The Internet has made the world a smaller place. Instantly, everything - and everyone - in the world is practically at your fingertips.
This definitely applies when you find out that you aren't the only you - there's another you out there somewhere, your digital double. A digital double is someone (or something) with your same name that exists in cyberspace.
For example, Warren's Mayor Michael O'Brien, when searching for news about ... himself, may stumble into the Web page for Mayor Michael O'Brien of Winooski, Vt., or Canadian Councillor Michael O'Brien of New Brunswick. Seems like many Michael O'Briens get into politics. Also, it's probably safe to say that Jim Traficant of Florida, vice president of Harris Corporation's Healthcare Solutions, is tired of jokes about his hair. His name comes up in Google searches for the former congressman. U.S. Rep. Timothy J. Ryan would find that Timothy Ryan is also an assistant professor of biological anthropology, geosciences, and information sciences and technology at Penn State University. Dr. Timothy P. Ryan is chancellor of the University of New Orleans, and Timothy E. Ryan is a retired NFL defensive lineman and is now working as an NFL analyst.
The same goes for places. Want to learn more about the famous Hot Dog Shoppe? First you have to weed your way through Web sites about the Hot Dog Shoppe in California (complete with the old-timey "shoppe" spelling), or the one in Beaver, Pa.
Running into another Joe Somebody online can be interesting, in terms of finding a kinship with others who grew up with the same name, had the same nicknames, and wore the same monogrammed sweater from Grandma as you.
The connection can also run a lot deeper. Witness: The Jim Smith Society.
Jim Smiths the world over can all belong to this exclusive club, which has a Web site (www.jimsmithsociety.com), annual meetings, and even a motto ("We don't shun fun!"). In a 2008 interview with the Tribune Chronicle, Jim Smith of East Berlin, Pa., told of the perks of being amongst other Jim Smiths. The group uses the Web site to stay in touch with the Jim Smiths and to recruit new Jim Smiths. There's no shortage of Jim Smiths to be found online.
Looking online for a same-name match can end in more than just a good time, however. This year, two Kelly Hildebrandts - one boy, one girl - met while searching their own names on Facebook, and now plan to marry.
Having a digital double can also be a headache. For example, if you want to start a Web site about yourself or your business, your digital double may have taken the domain name. If you want your e-mail address to contain your name, you may have to get creative with punctuation and numbers (ex.: "k8lyn_smith"). Opportunists known as "cybersquatters" will buy up e-mail addresses and Web domain names of common names so that rightful owners of that name will pay big bucks to get them. Walmart, Nike and Apple have all had Twitter names taken by people who definitely aren't the CEOs, but hope to cash in on their quick action. Pop idol Madonna took a cybersquatter to court to get rights to the domain name www.madonna.com. The average Joe might not be so lucky.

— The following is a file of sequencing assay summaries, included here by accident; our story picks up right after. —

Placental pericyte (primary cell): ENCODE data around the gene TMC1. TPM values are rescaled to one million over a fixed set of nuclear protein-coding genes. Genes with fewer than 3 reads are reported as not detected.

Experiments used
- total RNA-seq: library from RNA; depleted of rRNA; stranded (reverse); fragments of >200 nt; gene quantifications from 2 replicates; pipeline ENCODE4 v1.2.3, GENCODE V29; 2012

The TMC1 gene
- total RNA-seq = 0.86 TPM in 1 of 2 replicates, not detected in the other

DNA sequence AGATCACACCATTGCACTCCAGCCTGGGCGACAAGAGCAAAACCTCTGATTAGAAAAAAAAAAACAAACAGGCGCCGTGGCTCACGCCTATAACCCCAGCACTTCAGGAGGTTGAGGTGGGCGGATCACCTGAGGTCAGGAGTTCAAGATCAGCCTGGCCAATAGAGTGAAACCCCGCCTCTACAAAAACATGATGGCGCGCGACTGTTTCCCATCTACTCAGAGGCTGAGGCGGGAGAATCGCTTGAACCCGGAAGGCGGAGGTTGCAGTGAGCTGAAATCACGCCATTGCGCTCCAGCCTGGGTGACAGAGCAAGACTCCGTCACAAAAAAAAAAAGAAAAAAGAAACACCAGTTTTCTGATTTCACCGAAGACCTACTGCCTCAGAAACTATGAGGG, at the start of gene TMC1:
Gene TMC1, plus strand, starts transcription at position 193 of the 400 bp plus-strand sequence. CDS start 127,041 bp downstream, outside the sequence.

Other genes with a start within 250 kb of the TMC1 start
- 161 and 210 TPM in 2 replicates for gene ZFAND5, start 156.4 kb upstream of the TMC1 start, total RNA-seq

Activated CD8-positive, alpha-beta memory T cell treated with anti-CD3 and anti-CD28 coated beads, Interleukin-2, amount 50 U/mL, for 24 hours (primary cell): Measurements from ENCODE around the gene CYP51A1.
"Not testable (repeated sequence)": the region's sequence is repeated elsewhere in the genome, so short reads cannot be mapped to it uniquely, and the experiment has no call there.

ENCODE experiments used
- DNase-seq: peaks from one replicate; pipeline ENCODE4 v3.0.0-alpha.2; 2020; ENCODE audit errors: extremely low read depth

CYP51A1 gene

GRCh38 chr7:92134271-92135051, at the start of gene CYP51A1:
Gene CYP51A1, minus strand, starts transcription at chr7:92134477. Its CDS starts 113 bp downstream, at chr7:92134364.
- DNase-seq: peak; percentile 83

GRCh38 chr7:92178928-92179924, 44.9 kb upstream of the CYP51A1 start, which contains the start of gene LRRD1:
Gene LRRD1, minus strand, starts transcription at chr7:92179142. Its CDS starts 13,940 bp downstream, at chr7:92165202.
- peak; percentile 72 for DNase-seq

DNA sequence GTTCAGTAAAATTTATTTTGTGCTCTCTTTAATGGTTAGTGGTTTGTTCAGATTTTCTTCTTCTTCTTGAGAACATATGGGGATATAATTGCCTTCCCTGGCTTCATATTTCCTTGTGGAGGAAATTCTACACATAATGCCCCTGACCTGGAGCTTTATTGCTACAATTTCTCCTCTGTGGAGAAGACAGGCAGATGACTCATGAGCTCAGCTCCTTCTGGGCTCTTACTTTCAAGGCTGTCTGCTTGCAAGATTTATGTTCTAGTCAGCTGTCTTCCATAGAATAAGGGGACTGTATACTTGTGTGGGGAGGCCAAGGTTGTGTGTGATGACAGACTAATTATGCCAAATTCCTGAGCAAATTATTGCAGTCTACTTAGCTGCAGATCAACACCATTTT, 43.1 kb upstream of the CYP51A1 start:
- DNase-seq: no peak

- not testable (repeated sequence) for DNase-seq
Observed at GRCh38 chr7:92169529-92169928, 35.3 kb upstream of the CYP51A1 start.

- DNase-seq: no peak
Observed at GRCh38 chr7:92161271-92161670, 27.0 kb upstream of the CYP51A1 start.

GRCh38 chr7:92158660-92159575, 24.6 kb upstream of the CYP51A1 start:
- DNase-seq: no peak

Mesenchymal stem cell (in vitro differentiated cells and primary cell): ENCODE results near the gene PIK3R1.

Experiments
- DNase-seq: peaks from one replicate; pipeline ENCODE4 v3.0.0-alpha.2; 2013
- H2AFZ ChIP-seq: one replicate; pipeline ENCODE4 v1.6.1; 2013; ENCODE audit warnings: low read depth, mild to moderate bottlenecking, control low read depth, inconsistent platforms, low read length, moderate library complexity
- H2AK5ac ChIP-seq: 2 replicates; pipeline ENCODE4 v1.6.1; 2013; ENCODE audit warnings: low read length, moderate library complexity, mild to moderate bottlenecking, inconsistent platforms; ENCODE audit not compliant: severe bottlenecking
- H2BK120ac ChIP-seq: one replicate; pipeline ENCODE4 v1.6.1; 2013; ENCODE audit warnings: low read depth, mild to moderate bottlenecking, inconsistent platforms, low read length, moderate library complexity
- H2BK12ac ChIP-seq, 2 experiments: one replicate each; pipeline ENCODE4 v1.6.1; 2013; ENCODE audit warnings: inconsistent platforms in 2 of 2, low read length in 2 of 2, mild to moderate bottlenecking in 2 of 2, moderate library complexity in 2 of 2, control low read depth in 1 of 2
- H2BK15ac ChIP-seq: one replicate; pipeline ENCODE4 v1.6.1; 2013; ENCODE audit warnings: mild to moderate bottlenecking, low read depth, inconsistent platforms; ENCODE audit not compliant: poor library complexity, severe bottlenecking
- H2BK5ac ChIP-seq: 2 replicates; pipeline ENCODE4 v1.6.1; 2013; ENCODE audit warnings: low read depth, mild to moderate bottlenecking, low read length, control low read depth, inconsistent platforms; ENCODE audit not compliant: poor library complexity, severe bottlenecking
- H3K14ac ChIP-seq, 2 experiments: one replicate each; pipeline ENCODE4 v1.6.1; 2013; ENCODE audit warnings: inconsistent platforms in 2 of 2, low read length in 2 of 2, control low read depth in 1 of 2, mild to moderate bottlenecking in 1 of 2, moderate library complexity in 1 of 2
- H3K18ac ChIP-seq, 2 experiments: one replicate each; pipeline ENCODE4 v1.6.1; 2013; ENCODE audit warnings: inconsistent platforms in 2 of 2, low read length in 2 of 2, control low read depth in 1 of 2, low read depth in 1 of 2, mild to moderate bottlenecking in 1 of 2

Same goes for social networking sites. Nick Jonas, 23-year-old college student, had a barrage of Facebook friend requests coming in his inbox on the social networking site, all from girls thinking he was the same Nick Jonas of the screamworthy Jonas Brothers. College Nick Jonas would often have his account shut down while his mom was getting dozens of phone calls from fans. Through a twist of fate, College Nick Jonas was eventually able to get backstage and meet Superstar Nick Jonas and tell him his tale of woe.
How can you find out if you have a digital double? Go to www.howmanyofme.com to find out. This writer performed a search of her first and last name on the site and found out that "one or fewer" people in the United States has the same name. Good to know. There are, however, at least 215 Dave Thomas-es according to the site. Facebook is also full of Dave Thomases, around 500 of them, some of which are fan sites for the late Wendy's founder.
It may be easy to find a double with the same name, but what about the same face? Coca-Cola has a program through Facebook to find your actual double. The program scans photos of you available on your Facebook profile and uses them to find another user who looks like you. You can also upload a photo from your files or from a web cam to find a more accurate match.
So, if you go looking for your digital double, good luck - it may end up a bust, or you may end up forming a club, getting married or getting a lawyer.